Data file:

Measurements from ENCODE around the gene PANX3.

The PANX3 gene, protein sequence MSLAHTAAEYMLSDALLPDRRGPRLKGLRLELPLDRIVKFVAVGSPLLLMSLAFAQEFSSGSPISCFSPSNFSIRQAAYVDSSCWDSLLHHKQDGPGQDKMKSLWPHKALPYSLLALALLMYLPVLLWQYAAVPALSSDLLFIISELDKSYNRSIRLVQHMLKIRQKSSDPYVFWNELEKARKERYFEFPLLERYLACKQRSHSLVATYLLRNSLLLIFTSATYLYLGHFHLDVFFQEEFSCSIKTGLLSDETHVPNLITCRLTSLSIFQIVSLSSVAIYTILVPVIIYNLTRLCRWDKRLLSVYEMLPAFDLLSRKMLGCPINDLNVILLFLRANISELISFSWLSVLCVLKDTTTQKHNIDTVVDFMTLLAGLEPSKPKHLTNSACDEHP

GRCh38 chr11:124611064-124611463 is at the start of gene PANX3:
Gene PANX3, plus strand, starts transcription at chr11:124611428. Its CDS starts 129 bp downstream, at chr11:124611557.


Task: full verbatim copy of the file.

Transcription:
Measurements from ENCODE around the gene PANX3.

The PANX3 gene, protein sequence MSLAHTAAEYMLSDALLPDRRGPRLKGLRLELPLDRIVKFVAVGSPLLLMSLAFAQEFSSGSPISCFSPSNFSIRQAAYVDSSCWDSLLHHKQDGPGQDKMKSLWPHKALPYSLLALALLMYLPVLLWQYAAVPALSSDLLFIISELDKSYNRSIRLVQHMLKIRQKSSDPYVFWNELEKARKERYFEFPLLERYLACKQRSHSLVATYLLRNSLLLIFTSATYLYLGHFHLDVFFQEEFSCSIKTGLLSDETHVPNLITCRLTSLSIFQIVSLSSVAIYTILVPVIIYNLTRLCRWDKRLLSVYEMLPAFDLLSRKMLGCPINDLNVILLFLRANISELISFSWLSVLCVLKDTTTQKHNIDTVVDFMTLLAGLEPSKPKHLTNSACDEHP

GRCh38 chr11:124611064-124611463 is at the start of gene PANX3:
Gene PANX3, plus strand, starts transcription at chr11:124611428. Its CDS starts 129 bp downstream, at chr11:124611557.